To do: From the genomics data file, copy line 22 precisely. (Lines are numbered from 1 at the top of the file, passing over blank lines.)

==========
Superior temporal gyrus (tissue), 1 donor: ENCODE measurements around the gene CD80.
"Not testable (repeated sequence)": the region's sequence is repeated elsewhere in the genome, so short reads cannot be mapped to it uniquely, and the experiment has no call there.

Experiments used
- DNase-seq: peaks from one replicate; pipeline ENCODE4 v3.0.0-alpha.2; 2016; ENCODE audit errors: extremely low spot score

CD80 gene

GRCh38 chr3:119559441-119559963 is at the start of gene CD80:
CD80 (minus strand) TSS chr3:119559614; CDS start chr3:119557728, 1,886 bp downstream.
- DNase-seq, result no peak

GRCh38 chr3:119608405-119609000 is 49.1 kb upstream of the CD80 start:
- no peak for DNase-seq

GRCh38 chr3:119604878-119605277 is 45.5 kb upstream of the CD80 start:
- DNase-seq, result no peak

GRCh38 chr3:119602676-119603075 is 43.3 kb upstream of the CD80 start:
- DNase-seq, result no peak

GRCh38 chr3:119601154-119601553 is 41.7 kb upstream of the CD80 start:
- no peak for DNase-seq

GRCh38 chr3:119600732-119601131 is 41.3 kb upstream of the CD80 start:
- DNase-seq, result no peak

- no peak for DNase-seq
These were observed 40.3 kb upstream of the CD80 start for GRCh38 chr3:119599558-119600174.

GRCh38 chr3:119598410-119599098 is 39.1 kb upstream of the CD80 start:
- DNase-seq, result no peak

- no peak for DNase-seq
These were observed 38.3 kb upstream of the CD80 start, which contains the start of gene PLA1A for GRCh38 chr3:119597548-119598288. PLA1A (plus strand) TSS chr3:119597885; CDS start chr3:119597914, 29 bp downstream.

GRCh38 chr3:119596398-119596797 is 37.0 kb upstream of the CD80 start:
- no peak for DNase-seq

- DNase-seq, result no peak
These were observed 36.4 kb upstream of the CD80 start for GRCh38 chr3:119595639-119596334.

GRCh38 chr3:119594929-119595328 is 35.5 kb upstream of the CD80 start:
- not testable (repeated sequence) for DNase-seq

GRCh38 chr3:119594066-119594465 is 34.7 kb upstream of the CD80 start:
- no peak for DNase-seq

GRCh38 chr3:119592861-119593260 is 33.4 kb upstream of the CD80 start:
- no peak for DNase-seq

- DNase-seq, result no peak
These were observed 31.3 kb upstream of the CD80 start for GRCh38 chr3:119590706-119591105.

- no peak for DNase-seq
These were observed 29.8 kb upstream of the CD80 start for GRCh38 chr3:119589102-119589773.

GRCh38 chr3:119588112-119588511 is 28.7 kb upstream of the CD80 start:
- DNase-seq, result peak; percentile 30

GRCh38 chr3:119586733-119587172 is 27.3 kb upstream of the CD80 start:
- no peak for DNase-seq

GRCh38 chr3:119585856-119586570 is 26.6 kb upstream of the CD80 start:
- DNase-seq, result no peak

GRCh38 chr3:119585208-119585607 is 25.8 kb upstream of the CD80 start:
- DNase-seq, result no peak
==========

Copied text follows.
- DNase-seq, result no peak